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United States District Court, Northern District of Illinois, Eastern Division

November 30, 1999


The opinion of the court was delivered by: Alesia, District Judge.


Before the court is defendants' motion to dismiss plaintiff's first amended complaint pursuant to Federal Rules of Civil Procedure 12(b)(2) and 12(b)(3) or, in the alternative, to transfer venue pursuant to 28 U.S.C. § 1404 (a). For the reasons that follow, the court grants defendants' motion to dismiss.


Defendants William T. Juliano and William J. Juliano (collectively "defendants") own and operate a Days Inn Hotel, pursuant to a franchise agreement, in Mount Laurel, New Jersey. Defendants both reside in New Jersey. Plaintiff Luxury Commercial Bath Systems ("plaintiff') is a corporation located in Chicago Ridge, Illinois.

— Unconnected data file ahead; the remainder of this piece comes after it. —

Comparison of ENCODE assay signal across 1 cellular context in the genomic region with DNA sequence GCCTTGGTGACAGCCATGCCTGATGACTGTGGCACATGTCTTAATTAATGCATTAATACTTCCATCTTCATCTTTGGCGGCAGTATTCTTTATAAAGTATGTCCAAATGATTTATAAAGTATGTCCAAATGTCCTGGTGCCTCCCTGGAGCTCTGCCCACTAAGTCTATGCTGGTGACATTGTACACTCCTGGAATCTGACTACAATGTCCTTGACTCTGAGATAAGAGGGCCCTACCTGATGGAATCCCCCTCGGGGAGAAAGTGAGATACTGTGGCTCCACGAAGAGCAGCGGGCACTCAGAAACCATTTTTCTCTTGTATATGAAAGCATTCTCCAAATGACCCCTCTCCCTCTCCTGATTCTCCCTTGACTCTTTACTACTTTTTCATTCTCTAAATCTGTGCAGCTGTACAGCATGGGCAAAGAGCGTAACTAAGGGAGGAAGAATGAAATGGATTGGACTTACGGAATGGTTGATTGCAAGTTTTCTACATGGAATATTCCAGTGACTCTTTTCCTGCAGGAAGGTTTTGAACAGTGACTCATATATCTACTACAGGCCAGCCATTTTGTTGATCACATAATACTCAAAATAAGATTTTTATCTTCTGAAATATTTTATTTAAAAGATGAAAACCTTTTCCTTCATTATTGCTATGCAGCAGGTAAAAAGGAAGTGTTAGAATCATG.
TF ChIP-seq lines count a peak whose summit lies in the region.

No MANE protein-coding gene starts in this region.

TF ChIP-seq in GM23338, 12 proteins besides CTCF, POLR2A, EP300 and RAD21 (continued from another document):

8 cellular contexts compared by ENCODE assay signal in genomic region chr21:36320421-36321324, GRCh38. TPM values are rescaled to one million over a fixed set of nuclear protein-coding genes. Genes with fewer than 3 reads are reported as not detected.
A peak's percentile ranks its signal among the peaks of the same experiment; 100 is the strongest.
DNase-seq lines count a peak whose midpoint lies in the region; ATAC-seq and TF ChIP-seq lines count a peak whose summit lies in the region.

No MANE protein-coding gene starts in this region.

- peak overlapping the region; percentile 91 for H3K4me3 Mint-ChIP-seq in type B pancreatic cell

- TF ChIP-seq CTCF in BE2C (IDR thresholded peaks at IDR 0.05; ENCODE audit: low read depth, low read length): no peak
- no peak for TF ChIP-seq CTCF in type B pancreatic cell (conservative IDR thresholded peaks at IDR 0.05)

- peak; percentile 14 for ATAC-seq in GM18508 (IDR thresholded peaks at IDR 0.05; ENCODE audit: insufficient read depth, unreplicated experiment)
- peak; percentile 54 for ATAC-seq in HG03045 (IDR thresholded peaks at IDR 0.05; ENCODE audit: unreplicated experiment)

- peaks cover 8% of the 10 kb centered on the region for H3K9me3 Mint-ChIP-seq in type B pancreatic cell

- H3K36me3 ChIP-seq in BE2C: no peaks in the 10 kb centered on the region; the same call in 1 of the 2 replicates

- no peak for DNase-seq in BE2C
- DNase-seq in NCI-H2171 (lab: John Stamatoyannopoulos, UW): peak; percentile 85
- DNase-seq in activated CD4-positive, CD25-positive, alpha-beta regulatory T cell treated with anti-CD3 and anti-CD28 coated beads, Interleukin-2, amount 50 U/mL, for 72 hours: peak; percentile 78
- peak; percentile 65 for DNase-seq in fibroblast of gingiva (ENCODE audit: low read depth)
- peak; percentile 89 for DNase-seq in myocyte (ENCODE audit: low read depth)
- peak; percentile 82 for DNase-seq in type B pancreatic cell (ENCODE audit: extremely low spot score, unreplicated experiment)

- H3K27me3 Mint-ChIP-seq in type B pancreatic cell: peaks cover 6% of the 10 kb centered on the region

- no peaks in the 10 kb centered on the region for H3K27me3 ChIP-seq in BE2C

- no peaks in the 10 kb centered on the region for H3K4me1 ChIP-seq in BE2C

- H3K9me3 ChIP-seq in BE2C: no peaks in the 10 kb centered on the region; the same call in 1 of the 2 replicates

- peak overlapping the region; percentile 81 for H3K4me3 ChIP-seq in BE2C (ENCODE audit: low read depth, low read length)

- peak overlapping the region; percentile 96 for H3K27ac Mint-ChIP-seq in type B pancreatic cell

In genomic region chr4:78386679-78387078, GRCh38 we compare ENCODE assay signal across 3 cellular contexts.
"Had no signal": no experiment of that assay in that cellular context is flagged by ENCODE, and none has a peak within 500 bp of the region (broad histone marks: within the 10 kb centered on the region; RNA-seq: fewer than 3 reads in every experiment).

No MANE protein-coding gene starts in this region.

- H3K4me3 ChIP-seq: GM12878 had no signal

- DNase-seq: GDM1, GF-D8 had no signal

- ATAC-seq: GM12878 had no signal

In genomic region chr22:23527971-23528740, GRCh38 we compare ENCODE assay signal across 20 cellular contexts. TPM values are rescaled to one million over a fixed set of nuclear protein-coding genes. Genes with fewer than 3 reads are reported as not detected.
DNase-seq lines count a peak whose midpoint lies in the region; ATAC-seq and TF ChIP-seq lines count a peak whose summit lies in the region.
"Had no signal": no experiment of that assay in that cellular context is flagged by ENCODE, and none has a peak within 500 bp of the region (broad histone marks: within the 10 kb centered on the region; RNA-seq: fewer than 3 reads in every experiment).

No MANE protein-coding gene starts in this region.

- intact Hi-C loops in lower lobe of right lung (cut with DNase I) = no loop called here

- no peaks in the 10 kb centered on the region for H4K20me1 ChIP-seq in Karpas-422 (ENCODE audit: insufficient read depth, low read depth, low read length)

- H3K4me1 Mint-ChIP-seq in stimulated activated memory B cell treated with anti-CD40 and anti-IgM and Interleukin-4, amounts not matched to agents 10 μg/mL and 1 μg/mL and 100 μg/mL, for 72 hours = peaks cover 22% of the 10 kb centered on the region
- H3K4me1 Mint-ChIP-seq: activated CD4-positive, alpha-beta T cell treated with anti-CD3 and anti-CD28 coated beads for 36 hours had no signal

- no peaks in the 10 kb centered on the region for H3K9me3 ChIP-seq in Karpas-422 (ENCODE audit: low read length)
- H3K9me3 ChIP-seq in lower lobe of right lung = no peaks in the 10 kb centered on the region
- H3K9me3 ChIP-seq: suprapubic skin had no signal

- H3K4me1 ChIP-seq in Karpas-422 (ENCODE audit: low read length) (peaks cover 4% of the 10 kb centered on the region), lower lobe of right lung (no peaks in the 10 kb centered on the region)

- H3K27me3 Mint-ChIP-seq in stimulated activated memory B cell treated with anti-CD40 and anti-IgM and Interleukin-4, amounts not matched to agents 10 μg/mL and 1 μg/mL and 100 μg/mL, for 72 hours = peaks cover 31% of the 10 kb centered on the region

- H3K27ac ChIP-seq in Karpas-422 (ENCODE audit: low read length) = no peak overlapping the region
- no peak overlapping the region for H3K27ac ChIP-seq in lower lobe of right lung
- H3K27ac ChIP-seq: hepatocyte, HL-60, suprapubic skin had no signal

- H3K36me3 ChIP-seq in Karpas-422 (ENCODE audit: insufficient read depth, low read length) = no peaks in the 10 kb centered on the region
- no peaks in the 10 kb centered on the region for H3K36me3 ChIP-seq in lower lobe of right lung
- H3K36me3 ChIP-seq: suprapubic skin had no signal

In or about June of 1998, plaintiff contacted William T. Juliano in New Jersey in an effort to solicit defendants' business for the sale and installation of bathroom-related items in defendants' hotel. After receiving plaintiff's telephone call, defendants returned that call and requested a written proposal for the delivery and installation of bathroom-related items in defendants' New Jersey hotel. Plaintiff then sent a hard-copy of this proposal to defendants in New Jersey. On or about January 12, 1999, while in New Jersey, defendants executed this agreement with plaintiff.

Pursuant to this agreement, plaintiff manufactured bathtub enclosure units for shipment to New Jersey. The units were delivered to defendants' hotel in Mount Laurel, New Jersey, where plaintiff or its agent was to install them. Plaintiff, or plaintiff's agent, was only able to install a portion of the bathtub enclosure units before a fire, causing extensive damage to defendants' hotel, occurred. However, plaintiff or its agent remain ready, willing and able to complete the contract. (P1. Compl.¶ 6.) Thus, plaintiff claims that it is entitled to full payment under the contract, in the amount of $168,446.85. (P1. Compl.¶¶ 4, 8.)